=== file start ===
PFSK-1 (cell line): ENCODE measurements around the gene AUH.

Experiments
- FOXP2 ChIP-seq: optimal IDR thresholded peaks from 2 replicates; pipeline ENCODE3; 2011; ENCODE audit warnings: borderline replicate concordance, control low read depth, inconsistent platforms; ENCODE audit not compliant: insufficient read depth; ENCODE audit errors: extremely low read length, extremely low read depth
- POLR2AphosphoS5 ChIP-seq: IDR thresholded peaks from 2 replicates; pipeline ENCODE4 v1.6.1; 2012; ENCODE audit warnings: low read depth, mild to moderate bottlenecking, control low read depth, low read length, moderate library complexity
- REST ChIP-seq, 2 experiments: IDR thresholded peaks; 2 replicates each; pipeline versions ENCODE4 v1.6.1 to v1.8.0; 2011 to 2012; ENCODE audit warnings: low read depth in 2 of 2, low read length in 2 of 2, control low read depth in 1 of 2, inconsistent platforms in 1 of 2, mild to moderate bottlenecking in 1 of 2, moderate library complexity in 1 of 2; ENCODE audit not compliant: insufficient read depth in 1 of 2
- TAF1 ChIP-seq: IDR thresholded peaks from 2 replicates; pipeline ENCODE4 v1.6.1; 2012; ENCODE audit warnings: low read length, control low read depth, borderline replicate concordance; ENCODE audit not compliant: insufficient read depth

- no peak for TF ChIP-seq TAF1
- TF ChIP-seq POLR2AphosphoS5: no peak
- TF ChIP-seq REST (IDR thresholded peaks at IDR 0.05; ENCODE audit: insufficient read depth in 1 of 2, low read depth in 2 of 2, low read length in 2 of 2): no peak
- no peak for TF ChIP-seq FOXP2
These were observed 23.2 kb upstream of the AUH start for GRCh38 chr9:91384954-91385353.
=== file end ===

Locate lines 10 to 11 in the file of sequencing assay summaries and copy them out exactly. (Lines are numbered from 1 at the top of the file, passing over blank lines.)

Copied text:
- no peak for TF ChIP-seq FOXP2
These were observed 23.2 kb upstream of the AUH start for GRCh38 chr9:91384954-91385353.